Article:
One of the most common questions I see on social media, especially just after somebody’s posted an image shot on location with flash, is “How do you stop your light stands from falling over?” – which isn’t an unreasonable question to expect. When it’s just you and your subject, how do people stop their light stands from falling over?
Well, you could carry a bunch of heavy sandbags around with you, or make sure to hire an assistant for all of your location shoots, but photographer Wayne Speer has another idea – especially when shooting in locations with soft ground. He uses tent pegs and rope.
It’s a great way to keep your stands pegged down – quite literally – so that they don’t fall over due to being top heavy or during a bit of a breeze. I’ve been using this technique myself for about a decade now, although I strap mine down slightly differently to Wayne.
You can see in the images above that Wayne ties his around the upper locking mechanism where the three legs connect to the centre column and then uses two pegs to hold it down. I’m overkill when I do it – but then I’m usually on location with a 4ft octabox. I use six pegs and tie down each leg individually using 2 pegs each along with bungee cord – a bit like this terrible diagram I just made in Photoshop.
I use bungee cord rather than rope because I’d rather it have a little bit of give, instead of risking bending and snapping the light stand’s centre column. They’re usually pretty strong, but when you’ve got that much weight on there, that’s a lot of force. I use them in this position because it helps to keep that centre of gravity pulling against the wind much lower to the ground. And I put it on all three because this is Scotland, so the wind can switch direction at a moment’s notice. So I want to make sure all three are well tied down while I’m shooting.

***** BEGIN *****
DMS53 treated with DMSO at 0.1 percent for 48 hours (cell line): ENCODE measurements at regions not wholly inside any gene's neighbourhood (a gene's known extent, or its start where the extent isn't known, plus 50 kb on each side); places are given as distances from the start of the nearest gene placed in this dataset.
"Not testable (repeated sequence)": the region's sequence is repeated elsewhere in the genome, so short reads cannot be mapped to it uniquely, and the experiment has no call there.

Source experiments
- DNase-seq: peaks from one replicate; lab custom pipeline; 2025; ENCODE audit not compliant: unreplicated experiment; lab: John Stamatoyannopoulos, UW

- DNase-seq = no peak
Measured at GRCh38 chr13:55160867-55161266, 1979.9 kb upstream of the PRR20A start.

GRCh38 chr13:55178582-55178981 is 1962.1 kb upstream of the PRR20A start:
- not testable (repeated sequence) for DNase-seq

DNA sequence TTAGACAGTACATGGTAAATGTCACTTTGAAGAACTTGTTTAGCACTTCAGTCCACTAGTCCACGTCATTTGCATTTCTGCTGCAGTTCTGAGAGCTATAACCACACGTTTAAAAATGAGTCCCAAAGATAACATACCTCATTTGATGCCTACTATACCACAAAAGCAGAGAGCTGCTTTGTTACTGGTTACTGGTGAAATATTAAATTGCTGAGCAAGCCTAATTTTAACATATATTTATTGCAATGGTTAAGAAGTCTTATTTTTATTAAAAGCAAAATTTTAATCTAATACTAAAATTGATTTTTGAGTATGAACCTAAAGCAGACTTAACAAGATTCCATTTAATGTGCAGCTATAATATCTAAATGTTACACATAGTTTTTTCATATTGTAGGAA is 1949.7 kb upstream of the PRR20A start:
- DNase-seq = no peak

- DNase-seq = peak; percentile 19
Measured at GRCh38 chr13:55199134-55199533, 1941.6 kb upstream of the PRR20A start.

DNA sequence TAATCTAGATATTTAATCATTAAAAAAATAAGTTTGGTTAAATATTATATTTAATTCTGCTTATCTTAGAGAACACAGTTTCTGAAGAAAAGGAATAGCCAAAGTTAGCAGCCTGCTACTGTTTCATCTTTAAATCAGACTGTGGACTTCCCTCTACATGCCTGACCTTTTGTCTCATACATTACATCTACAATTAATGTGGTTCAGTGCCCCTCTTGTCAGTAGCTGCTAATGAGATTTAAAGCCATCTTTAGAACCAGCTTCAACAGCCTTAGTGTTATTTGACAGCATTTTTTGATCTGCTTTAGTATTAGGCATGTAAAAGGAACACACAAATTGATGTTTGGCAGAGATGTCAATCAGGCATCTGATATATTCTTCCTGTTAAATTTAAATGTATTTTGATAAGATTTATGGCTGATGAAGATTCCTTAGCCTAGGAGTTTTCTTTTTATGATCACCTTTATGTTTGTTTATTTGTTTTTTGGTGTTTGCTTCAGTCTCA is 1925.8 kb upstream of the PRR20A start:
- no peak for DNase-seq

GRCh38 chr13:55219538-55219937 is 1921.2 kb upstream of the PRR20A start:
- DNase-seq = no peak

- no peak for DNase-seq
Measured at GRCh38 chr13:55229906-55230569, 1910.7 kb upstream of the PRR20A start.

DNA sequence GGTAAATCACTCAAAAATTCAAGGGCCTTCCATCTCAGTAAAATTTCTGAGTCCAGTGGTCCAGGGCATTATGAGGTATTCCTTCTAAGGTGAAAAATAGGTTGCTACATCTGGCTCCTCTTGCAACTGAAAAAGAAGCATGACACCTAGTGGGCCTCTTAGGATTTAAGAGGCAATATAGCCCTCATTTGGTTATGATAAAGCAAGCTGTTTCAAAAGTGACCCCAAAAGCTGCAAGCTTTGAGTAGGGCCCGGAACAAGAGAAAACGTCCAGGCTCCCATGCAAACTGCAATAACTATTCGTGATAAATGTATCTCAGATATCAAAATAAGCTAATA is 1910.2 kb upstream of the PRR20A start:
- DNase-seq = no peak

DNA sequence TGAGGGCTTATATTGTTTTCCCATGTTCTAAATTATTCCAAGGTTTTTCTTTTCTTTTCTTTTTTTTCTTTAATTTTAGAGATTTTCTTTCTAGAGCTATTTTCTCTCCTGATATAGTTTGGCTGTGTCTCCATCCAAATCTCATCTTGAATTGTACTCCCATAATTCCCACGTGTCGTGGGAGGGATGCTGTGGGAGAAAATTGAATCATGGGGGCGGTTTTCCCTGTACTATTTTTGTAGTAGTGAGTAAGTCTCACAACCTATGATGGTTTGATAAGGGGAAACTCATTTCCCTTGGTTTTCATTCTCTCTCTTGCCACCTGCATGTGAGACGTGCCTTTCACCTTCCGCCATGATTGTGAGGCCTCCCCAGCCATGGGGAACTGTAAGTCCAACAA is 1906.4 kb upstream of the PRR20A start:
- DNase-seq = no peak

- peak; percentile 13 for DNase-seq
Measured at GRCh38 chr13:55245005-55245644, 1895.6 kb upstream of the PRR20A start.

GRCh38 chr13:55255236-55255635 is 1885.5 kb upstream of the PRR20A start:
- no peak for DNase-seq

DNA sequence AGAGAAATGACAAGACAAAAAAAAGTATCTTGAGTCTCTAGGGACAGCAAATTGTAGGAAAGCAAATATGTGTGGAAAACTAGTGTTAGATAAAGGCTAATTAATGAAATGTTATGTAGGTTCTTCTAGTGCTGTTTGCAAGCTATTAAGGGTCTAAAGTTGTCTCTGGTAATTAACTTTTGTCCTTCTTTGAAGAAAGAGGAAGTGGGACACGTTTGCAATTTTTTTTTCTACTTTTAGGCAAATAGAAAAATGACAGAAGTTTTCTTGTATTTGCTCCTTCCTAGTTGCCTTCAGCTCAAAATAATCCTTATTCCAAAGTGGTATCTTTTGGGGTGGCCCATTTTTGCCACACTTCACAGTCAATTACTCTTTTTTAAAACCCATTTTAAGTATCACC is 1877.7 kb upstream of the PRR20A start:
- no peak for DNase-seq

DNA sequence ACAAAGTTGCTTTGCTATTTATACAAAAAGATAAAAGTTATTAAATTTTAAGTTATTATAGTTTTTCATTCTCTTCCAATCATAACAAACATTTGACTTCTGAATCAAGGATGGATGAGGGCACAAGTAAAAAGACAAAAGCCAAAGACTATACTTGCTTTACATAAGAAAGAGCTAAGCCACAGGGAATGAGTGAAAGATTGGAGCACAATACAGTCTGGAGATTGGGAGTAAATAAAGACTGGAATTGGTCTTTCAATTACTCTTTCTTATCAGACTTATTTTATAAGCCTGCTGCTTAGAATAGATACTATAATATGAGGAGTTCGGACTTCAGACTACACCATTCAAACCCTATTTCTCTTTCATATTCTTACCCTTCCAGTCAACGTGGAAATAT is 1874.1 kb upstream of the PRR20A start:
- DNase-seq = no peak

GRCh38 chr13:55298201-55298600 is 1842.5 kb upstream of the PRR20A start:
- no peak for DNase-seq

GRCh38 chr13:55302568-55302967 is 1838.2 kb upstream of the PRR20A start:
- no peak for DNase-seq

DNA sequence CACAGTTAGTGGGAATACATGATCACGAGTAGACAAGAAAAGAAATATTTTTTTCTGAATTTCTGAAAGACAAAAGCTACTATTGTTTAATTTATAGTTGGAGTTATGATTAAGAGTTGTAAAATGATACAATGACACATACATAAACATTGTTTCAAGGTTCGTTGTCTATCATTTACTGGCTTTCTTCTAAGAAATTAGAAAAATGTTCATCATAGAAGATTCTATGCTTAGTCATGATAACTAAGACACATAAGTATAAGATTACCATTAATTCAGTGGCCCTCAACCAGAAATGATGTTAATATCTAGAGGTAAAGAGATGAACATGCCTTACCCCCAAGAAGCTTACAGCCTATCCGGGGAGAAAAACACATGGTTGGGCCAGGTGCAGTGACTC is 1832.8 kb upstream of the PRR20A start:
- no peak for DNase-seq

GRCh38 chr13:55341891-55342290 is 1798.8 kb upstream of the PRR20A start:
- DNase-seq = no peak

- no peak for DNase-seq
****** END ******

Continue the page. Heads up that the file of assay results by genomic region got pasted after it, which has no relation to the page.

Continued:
The disadvantage of using six pegs with bungee cord rather than Wayne’s two pegs with rope, however, is that it takes longer to tie it down and then to remove it again without risking the bungee cord snapping back and hitting you in the face. But usually when I’m setting up a light this way on location, I’m not planning to move it for a while anyway.
Make sure you get tent pegs or spikes suitable for the ground you plan to shoot on. Wayne says that he plans to use sand spikes when he does his beach photo shoots. And, of course, if you’re on concrete, you should probably stick to those heavy sandbags.
A great tip, and one that I didn’t realise so few people knew until I saw Wayne’s post in a Facebook group. You can check out Wayne’s work over on his website.
How do you stop your lights from falling over on location?
Disclaimer: If you do this, you do so at your own risk. Don’t blame us (or Wayne) if you use the wrong pegs, or the rope snaps, or your light comes crashing down to the ground for some other reason. This is the way we do it. If you choose to do it as well, that’s on you.